Traditionally, Missouri courts have maintained the general rule that a possessor of land owes no duty of care to trespassers. However, Missouri courts have adopted some well-defined exceptions to the general rule, particularly in situations where trespassers are easily foreseeable. But, prior to the Humphrey v. Glenn decision in 2005, possessors of land had never owed a duty to adult trespassers regarding a condition on the land. In Humphrey, the Missouri Supreme Court addressed the issue of whether possessors of land had a duty to warn "constant" trespassers of dangerous artificial conditions on the possessors' property. The court determined that such a duty of care should exist and, for the first time, explicitly adopted section 335 of the Restatement (Second) of Torts. With this decision, the court added another "well-defined" exception to the general "noduty" rule regarding trespassers to land. This Note examines the court's analysis in adopting this new exception to the general "no-duty" rule and argues that, given the narrow scope of section 335 and the rationale behind the general rule regarding trespassers, Humphrey was correctly decided.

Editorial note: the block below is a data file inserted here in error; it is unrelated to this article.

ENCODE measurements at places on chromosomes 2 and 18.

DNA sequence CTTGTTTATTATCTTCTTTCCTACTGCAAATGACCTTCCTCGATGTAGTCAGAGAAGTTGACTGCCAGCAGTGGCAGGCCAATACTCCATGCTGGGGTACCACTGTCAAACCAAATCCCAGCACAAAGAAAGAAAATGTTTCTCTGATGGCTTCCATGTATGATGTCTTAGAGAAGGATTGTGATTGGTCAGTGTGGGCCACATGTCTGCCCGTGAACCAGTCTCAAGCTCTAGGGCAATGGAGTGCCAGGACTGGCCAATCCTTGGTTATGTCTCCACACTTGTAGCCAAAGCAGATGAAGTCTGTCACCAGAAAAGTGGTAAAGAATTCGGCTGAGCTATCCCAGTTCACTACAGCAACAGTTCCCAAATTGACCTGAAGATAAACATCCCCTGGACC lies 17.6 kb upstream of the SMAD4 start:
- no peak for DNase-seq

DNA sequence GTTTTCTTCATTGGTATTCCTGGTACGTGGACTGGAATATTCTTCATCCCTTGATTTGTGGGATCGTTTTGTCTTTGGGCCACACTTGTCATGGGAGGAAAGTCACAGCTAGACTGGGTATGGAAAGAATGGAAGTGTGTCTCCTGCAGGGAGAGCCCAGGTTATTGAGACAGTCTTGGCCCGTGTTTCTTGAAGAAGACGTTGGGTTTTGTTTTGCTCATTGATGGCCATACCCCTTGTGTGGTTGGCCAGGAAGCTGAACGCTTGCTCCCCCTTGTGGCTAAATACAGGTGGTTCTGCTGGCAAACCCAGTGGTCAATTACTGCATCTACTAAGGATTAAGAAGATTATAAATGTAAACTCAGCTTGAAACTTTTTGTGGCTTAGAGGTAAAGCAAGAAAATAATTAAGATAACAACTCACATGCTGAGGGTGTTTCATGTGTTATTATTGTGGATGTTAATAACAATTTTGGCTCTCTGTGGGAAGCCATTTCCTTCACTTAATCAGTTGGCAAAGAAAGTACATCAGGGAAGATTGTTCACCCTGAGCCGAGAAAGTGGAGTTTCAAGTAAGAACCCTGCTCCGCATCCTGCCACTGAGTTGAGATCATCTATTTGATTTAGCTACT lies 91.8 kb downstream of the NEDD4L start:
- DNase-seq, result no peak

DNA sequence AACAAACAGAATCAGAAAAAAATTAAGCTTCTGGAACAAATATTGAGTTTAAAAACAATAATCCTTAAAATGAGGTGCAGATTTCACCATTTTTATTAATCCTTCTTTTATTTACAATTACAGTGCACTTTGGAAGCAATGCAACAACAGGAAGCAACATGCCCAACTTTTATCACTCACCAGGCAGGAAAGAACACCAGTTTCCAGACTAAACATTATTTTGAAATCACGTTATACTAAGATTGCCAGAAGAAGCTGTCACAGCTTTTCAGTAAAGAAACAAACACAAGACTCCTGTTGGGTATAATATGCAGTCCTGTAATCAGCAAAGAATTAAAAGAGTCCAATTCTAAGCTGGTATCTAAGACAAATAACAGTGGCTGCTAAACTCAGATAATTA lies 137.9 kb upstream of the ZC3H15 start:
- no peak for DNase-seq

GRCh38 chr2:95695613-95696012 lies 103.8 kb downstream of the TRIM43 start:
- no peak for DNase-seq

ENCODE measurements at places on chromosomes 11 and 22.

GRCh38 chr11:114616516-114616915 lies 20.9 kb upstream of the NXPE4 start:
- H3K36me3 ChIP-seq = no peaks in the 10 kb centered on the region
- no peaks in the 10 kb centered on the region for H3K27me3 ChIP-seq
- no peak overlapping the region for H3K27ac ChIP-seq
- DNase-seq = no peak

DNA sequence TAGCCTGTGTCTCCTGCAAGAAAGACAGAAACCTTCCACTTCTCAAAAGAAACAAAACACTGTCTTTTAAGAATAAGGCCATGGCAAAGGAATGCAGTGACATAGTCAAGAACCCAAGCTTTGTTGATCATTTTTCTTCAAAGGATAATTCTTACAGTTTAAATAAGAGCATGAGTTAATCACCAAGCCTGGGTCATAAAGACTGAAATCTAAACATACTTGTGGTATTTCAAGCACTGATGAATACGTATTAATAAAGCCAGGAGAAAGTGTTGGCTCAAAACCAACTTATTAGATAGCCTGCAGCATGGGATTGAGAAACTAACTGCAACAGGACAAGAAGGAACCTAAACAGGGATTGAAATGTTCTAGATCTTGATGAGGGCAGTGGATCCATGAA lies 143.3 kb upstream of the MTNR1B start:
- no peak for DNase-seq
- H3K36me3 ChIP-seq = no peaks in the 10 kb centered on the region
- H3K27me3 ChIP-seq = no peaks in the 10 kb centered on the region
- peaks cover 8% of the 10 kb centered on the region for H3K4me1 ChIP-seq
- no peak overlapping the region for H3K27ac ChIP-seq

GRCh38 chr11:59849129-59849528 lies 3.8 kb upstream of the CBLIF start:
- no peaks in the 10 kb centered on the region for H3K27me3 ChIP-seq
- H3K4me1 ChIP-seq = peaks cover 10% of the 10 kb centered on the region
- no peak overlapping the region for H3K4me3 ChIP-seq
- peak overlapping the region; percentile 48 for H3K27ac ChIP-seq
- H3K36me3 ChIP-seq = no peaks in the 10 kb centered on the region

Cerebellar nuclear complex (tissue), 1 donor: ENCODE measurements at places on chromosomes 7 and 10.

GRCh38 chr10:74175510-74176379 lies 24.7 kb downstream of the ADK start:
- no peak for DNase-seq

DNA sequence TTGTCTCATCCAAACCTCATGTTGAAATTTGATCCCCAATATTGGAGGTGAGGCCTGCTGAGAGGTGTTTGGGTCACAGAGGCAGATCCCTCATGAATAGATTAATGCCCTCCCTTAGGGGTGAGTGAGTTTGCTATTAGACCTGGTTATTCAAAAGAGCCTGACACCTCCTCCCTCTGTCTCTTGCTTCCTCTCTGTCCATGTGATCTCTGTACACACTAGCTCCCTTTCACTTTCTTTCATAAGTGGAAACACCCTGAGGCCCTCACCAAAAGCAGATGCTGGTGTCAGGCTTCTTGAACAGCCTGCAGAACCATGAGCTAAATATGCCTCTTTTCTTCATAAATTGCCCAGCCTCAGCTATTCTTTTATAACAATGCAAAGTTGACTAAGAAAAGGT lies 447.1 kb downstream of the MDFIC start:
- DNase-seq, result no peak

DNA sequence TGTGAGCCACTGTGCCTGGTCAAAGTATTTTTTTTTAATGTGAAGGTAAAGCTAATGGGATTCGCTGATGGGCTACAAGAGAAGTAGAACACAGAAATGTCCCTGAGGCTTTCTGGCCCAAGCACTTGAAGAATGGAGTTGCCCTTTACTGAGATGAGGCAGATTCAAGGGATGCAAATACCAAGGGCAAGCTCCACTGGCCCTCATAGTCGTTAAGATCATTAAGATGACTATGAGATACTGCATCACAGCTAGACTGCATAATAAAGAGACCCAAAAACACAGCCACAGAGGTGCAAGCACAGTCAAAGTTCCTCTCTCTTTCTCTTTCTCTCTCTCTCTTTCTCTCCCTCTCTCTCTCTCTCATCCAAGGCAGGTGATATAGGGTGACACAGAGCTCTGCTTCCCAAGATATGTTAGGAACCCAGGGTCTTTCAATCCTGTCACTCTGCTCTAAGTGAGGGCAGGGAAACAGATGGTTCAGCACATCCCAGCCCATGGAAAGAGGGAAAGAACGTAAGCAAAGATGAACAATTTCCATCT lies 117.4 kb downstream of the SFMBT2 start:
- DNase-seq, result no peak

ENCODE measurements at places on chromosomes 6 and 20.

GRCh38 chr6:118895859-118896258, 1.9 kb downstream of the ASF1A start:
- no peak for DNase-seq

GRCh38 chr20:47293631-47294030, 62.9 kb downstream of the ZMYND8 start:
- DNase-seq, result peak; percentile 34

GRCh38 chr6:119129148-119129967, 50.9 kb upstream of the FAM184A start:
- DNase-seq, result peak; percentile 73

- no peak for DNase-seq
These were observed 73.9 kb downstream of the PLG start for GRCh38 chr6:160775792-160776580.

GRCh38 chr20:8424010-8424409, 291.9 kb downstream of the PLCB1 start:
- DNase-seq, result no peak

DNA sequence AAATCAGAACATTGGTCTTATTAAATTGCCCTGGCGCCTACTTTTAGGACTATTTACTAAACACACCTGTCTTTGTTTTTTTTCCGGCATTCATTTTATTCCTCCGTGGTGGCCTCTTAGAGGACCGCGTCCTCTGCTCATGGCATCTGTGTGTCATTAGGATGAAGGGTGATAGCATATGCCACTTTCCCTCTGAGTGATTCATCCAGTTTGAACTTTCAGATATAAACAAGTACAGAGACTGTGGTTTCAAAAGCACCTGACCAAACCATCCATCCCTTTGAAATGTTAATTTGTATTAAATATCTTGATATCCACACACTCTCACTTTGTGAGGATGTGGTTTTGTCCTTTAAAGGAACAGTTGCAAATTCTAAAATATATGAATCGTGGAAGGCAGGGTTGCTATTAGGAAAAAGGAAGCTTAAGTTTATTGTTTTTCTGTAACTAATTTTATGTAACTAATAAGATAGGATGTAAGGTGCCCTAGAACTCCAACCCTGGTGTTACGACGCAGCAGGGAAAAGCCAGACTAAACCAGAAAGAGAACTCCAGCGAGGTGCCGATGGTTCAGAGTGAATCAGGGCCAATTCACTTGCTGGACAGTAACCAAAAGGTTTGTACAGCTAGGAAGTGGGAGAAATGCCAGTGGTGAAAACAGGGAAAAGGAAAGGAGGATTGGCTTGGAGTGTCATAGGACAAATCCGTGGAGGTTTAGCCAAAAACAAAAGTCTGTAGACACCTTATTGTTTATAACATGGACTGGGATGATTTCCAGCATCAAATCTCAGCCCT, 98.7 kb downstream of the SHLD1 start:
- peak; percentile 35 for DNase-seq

Safer Destination for Trespassers, A,
72 Mo. L. Rev.
Available at: https://scholarship.law.missouri.edu/mlr/vol72/iss1/15